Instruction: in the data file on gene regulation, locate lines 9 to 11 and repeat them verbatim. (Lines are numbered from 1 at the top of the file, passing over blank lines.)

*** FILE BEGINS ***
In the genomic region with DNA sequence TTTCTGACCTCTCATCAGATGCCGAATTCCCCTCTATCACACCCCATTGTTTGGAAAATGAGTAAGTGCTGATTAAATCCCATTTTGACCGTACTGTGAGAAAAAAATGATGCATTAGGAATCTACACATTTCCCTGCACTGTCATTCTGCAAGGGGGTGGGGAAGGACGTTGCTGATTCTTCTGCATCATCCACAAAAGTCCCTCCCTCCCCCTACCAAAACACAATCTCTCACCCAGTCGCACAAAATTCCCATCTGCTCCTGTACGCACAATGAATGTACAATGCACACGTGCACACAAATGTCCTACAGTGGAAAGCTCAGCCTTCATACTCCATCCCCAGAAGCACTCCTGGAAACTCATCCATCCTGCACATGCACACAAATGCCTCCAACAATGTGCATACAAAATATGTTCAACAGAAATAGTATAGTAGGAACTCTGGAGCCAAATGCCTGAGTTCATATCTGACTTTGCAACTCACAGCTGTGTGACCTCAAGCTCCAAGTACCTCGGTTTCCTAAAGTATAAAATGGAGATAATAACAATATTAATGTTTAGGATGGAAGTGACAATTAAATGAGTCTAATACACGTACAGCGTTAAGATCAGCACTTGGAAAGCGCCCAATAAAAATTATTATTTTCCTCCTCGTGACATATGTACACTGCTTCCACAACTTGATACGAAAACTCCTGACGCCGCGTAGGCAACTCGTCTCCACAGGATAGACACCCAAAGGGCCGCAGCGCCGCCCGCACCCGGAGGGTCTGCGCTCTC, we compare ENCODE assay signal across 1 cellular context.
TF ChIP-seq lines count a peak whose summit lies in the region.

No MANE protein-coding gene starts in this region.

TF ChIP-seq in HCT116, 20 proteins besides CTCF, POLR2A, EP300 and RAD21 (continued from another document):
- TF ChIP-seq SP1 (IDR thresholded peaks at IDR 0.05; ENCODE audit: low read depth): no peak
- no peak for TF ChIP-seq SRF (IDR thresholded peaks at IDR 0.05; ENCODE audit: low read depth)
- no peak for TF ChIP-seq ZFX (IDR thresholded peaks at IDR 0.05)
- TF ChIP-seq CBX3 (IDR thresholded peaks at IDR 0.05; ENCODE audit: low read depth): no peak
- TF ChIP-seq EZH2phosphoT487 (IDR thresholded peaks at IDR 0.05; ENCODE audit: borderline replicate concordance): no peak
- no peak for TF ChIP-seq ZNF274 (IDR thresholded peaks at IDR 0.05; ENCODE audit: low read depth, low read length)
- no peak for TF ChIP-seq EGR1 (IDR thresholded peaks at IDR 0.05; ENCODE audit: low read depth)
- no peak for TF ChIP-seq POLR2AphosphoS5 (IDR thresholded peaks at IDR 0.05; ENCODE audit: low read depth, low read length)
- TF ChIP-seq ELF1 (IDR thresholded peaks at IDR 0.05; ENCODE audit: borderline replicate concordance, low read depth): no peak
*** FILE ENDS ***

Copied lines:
- TF ChIP-seq EZH2phosphoT487 (IDR thresholded peaks at IDR 0.05; ENCODE audit: borderline replicate concordance): no peak
- no peak for TF ChIP-seq ZNF274 (IDR thresholded peaks at IDR 0.05; ENCODE audit: low read depth, low read length)
- no peak for TF ChIP-seq EGR1 (IDR thresholded peaks at IDR 0.05; ENCODE audit: low read depth)